One of the latest additions to the NXT lineup, the Sony Xperia Go is set to succeed the rugged Xperia Active which was released last year. Will this phone live up to the standards that it’s older brother has set? Check it out on our full review after the break.
Design and Construction
The Xperia Go is basically what you’ll get if you sandwiched the Xperia Active and Sola. It has the tough exterior of the Active and minimalist design of Sola. The 3.5â€ screen sits in between of the Active’s 3.0â€ and Sola’s 3.7â€ display.
Despite its seemingly fragile appearance, the Xperia Go should be able to withstand some of natural elements. Just like the Xperia Active, this phone is IP67 certified meaning it’s dust and waterproof for up to a meter for 30mins. We submerged the device underwater numerous times and we were pretty pleased that it still functions as normal after being dunked in the pool.
Display & Multimedia
As mentioned above, there’s a half an inch revamp on this smartphone’s display as compared to Active but the screen resolution remained the same at 480×320, thus equating to a less dense display. But given the display’s poor resolution, it still provides a pretty decent viewing experience indoors. Outdoor legibility is also not so bad but not the best weâ€™ve seen on a smartphone.
Speaking of display, the screen is actual pretty responsive even the user’s hands is moist or even damp. This is a definite plus for us, especially me because I have sweaty palms. As its older brother, the Xperia Go also boasts a scratch-resistant glass. But just like its bulkier counterpart, the display ceases to register touches when the phone is totally submerged.
We planned to do some crazy things with Xperia Go but we weâ€™re a little bit squeamish to do it. Luckily some German bloggers have already done it for us. Here’s their video demo of how tough the Xperia Go is.
Not so surprisingly, the multimedia experience we had with the Xperia Go is pretty identical with the other Xperia smartphones that weâ€™ve reviewed thanks to its Mobile Bravia Engine and xLOUD Sound Technology. You can read through our Xperia Sola review for a better idea about Sony’s proprietary audio and visual technology.
Unfortunately this smartphone inherits its predecessor’s audio issues. The sound coming out of the loudspeaker is too soft, so we suggest keeping an earphone handy for better multimedia experience.
OS and Performance
Just like the majority of its NXT siblings, the Xperia Go comes with Gingerbread out of the box with a heavily customized Timescape UI. If you want to know more about TimeScape UI, you can revisit our Sony Xperia S review here.
This smartphone is powered by a dual-core NovaThor U8500 1GHz processor backed by Mali 400 GPU and 512MB of RAM. This is the same configuration found on Xperia Sola.
The results of the Xperia Go and Sola on our usual synthetic performance benchmarks are almost identical to each other; to the surprise of no one since both has the same SOC on board. But for some weird and unexplained reason, we had a different experience in terms of performance.
The disparity in performance isnâ€™t noticeable on typical apps and tasks. It starts to manifest once you open resource-heavy apps like games. The lag isnâ€™t that terrible to the point that it freeze but it’s constant, even when there are no apps running on the background. Weâ€™re not certain if this is an isolated case, but having the same configuration as the Xperia Sola weâ€™re inclined to believe that it is.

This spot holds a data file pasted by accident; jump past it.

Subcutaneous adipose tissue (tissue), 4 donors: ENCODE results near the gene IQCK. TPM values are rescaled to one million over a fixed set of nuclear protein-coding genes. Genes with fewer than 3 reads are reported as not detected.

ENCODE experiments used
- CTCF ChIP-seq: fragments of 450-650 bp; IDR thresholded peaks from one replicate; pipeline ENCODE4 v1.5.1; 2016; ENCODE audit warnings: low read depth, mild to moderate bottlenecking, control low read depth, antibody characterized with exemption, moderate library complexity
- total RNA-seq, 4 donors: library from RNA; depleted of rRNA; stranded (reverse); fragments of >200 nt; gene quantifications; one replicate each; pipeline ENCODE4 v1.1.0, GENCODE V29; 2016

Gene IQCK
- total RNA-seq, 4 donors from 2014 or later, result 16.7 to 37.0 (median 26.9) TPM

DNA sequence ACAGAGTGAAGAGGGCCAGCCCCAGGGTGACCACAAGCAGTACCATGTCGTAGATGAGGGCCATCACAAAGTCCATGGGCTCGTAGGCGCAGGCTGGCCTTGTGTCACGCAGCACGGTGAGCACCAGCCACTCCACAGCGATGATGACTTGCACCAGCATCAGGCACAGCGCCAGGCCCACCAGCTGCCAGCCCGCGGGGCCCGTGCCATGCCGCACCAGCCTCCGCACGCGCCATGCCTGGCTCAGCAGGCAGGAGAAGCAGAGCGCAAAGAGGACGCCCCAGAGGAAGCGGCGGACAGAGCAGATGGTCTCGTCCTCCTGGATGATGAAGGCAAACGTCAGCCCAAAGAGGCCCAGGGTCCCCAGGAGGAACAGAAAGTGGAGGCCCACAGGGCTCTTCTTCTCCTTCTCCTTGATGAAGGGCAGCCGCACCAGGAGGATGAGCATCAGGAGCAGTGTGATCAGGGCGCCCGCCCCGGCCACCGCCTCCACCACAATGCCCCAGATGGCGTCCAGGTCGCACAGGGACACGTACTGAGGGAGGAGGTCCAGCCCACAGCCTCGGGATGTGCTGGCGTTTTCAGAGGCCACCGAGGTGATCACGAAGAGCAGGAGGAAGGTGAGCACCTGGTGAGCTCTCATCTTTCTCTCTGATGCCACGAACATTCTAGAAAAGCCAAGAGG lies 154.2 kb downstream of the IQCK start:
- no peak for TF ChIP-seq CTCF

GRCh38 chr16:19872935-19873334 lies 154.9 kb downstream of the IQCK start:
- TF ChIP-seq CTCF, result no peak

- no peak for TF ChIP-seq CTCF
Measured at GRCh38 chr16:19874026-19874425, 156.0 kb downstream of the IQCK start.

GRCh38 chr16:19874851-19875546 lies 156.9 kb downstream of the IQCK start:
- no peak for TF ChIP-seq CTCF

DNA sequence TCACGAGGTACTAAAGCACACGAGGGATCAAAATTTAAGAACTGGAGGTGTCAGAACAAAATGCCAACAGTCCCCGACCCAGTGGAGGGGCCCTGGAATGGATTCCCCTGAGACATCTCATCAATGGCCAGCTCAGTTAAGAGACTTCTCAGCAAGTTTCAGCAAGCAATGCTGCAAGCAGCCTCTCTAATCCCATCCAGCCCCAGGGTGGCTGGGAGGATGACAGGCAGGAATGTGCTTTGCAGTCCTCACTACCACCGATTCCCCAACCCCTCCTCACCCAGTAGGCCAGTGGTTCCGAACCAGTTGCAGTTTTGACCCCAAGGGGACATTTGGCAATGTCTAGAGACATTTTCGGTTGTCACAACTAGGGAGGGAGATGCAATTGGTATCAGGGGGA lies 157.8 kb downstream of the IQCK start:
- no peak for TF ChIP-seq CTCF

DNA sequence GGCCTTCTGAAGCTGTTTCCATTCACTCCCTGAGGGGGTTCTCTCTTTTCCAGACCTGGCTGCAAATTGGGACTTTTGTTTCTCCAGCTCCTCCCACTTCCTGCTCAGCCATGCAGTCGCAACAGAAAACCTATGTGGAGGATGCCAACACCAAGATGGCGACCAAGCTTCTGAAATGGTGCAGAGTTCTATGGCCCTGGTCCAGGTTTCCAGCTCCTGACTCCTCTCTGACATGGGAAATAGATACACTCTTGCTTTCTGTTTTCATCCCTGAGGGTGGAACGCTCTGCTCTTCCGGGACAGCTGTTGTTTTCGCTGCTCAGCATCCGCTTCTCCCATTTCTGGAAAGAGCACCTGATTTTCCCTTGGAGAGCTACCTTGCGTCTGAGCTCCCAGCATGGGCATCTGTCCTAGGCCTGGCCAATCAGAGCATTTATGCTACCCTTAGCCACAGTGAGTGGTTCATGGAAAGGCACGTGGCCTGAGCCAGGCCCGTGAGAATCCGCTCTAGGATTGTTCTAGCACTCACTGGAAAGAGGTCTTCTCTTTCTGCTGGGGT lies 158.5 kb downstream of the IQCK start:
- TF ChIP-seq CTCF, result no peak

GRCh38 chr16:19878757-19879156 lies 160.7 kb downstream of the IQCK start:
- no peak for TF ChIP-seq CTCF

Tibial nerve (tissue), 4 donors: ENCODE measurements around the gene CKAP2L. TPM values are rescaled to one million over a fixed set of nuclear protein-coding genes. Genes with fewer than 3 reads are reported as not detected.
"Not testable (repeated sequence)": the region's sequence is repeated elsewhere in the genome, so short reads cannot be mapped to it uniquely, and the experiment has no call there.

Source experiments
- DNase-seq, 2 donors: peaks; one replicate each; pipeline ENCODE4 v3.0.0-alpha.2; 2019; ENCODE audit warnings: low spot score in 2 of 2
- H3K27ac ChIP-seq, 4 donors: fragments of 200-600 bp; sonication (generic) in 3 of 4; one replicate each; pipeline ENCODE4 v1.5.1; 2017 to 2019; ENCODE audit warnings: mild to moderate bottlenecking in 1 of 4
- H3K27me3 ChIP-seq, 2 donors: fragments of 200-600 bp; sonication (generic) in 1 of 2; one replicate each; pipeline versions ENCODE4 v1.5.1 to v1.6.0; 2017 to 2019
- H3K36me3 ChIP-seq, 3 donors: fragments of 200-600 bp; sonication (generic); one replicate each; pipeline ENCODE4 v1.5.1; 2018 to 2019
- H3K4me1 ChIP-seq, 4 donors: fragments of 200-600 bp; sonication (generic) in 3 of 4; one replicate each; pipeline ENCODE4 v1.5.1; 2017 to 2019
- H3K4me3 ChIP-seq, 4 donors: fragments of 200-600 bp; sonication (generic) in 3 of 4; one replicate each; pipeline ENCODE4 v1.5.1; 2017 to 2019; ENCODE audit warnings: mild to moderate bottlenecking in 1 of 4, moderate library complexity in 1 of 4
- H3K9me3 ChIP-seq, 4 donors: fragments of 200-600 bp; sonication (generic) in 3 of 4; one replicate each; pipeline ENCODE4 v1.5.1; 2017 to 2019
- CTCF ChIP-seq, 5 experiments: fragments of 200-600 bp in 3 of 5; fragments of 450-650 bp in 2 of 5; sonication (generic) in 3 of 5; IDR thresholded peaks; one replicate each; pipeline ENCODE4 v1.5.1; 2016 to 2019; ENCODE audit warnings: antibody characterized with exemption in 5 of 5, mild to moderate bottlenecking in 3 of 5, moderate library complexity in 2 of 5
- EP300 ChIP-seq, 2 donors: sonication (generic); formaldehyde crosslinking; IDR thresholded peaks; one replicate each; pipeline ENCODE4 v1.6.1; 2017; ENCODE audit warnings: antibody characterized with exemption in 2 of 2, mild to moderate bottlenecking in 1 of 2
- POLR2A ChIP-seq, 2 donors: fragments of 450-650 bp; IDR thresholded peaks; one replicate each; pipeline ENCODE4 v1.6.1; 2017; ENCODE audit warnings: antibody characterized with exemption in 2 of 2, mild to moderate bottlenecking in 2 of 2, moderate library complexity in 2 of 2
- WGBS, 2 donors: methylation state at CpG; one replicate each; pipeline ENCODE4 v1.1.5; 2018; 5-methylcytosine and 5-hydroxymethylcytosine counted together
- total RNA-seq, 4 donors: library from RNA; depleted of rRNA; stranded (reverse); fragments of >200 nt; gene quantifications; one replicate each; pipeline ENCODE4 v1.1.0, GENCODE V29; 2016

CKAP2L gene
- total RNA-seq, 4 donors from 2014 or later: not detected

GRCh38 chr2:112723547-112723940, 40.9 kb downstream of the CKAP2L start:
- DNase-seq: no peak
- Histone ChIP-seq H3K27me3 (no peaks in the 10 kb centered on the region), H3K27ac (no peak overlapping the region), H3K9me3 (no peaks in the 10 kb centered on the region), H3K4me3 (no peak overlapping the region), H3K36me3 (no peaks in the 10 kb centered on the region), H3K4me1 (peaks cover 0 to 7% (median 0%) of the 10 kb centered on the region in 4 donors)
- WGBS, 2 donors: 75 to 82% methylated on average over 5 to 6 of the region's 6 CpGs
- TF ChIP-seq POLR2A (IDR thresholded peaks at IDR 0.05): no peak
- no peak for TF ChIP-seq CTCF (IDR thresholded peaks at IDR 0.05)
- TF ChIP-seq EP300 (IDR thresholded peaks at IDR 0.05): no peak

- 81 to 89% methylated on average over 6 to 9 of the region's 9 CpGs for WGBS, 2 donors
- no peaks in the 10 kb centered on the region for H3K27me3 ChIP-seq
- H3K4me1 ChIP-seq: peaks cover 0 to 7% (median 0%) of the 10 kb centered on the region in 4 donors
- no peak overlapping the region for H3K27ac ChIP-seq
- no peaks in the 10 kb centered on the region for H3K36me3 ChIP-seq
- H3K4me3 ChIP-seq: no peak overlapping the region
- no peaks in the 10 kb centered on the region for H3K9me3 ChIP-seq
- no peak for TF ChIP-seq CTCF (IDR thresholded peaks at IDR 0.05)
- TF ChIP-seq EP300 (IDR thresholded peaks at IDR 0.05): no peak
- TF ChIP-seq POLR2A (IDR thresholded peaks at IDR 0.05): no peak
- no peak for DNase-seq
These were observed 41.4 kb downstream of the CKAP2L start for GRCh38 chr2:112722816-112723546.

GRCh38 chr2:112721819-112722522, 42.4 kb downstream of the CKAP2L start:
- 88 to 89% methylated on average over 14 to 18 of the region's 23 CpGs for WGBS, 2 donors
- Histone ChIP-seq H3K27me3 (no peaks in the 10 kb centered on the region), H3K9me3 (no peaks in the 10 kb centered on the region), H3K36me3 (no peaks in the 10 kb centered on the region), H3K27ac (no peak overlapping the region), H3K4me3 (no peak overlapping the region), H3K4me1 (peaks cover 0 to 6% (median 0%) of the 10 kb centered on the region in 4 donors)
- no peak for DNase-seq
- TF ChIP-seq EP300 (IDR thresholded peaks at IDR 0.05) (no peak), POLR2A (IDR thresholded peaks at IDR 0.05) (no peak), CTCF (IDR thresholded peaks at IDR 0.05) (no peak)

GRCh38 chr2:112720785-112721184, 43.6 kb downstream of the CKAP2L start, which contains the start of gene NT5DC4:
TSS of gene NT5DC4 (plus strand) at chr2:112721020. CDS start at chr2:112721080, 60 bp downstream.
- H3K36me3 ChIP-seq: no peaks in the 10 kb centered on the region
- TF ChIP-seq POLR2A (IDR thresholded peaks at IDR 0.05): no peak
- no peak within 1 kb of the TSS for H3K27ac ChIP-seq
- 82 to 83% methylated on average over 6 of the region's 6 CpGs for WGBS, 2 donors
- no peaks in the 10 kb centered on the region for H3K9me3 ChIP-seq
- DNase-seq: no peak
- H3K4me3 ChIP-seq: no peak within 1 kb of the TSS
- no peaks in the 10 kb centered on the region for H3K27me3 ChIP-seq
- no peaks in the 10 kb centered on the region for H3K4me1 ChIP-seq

For better or worse, the camera features of the Xperia Go bares deep resemblance to that of the Xperia Sola’s. Unfortunately, the issue with the lack of secondary camera as well as the poor focusing that weâ€™ve experience with the Sola is also present in the Xperia Go. We strongly suggest reading through the camera section of our review of the Xperia Sola for this.
As for the video clips, besides the ability to record underwater the 720p quality is pretty much the same as with the Xperia Sola.
Here’s a sample of that.
Albeit the 105mAh bump on the battery capacity from Xperia Active’s 1200mAh battery, the Xperia Go’s 1305mAh juice is far from satisfactory. On light to moderate usage, we were only able to squeeze in 11 hours of juice out of it.
If anything, the added resistance to the natural elements and from occasional bumps and scratches is the Sony Xperia Go’s greatest selling point. This should appeal to people who are looking for a smartphone that they can take wherever they are regardless of the weather. Considering that Sony is aiming at the said market, the phone’s below average battery capacity coupled with its lackluster screen resolution can be a huge roadblock for prospective buyers.
Well as you might have noticed, the Sony Xperia Go is basically just a rugged version of Xperia Sola with a slightly smaller screen and no NFC. In terms of pricing, there’s also not much of a difference between the two. Therefore if you can live with a slightly smaller and less dense screen in exchange for scratch-resistant display and rugged features, we definitely suggest getting this instead of Xperia Sola.
The Sony Xperia Go can be had for Php12,750 at Widget City (see listing here) and is also set to be officially launched this month by Sony with a price tag of Php14,900.
Sony Xperia Go ST27i Specs:
3.5-inch display @ 320×480 pixels, 165ppi
NovaThor U8500 1.0GHz dual-core
4GB internal storage
up to 32GB via microSD card
WiFi 802.11 b/g/n, DLNA, WiFi hotspot
Bluetooth 2.1 w/ EDR
5MP rear autofocus camera with LED flash
720p video recording
Android 2.3 Gingerbread
111 x 60.3 x 9.8 mm
What we liked about the Xperia Go:
* Solid and tough body
* Simple and nice design
* Certainly an all-weather, all-terrain handset
What we did not like about it:
* Sound quality is lacking
* So so battery life